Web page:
New signees to Credential Recordings, Seabird plays a melodic pop/rock reminiscent of Coldplay, Leeland, and other piano and emotion-driven bands. Their debut album 'Til We See the Shore is twelve tracks of what equates to previously tread territory, but it is nonetheless an enjoyable journey.
Ironically, just one week ago, Coldplay's Viva La Vida released, and I had it playing before deciding to switch over to Seabird on iTunes for reviewing purposes. Unfortunately, I forgot about the switch, and continued on believing I was still listening to Coldplay, until soon coming to the conclusion that this new music just was not up to par with their previous work. And then I realized what I was actually listening to.
And maybe it was the accusations this week that Coldplay had ripped off some lesser known band's song (With so many sound-a-likes that have come along in recent years…the only real surprise is that it's taken this long for someone to make the claim)… but my patience with Coldplay-esque bands is wearing thin. Let's make something original, people. Sure, Coldplay is huge and incredibly influential, and it's hard not to be compared to them (Perhaps it is due to our lack of artistic scope as consumers that we so easily make the comparison), but even considering… it just all sounds done before.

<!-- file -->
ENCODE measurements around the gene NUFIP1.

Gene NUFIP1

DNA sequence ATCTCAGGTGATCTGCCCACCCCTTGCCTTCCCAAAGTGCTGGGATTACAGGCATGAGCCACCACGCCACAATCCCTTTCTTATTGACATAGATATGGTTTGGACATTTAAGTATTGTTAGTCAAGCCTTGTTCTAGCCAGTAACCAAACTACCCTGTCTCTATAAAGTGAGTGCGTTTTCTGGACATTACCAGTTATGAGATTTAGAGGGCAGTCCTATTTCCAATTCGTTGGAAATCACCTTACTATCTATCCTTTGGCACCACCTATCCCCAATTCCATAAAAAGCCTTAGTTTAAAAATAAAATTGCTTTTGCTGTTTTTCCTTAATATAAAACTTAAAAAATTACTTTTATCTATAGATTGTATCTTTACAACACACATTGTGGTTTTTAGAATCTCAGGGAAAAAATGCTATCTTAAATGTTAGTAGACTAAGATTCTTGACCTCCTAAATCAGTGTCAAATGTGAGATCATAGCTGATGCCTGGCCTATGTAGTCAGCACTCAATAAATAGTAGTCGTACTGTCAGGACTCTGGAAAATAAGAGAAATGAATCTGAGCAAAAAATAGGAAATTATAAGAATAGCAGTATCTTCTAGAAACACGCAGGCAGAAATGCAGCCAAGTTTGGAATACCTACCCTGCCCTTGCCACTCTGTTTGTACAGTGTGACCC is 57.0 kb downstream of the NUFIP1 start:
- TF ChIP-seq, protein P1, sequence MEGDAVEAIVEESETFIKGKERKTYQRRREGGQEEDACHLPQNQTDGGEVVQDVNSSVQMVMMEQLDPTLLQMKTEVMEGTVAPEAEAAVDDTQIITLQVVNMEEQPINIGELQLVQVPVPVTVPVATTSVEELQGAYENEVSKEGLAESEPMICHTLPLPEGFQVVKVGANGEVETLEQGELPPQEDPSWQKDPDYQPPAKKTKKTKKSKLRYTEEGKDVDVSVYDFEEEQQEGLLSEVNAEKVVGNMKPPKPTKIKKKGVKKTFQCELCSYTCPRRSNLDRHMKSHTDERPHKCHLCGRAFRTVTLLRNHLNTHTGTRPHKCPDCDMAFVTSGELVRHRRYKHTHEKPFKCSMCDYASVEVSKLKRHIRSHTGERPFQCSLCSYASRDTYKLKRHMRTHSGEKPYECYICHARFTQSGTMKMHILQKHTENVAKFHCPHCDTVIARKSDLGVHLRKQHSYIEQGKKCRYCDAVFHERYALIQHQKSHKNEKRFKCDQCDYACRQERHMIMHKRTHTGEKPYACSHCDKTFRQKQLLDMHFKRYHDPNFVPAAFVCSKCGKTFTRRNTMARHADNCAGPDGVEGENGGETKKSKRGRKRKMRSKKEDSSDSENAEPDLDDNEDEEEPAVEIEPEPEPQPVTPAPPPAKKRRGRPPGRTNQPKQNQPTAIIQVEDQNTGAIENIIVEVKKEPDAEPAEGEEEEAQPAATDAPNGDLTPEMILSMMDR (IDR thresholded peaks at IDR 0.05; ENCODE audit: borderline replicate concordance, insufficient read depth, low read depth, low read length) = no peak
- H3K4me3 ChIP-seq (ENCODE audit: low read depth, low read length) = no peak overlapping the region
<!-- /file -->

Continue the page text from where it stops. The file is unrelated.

And in all fairness, Seabird does have their share of masterful strokes, somewhat reminiscent of Sleeping at Last, that make for enjoyable listens. However, most of the time that they aren't drawing comparisons to bigger names, they are playing within the CCM lines, making music that sounds good on the radio, but just doesn't stand out on its own.
In the end, you get a mixed bag, and end up wishing that the stronger tracks (Songs like "Black and Blue," and the title track) were more representative of the entire release. When it's good, it's pretty darn good. But most of the time, you find yourself sitting there wishing it had just a little more kick. Hopefully the next time around, Seabird will dispel with some of the redundancies, and expand on their high points.- Review date: 6/22/08, written by Josh Taylor
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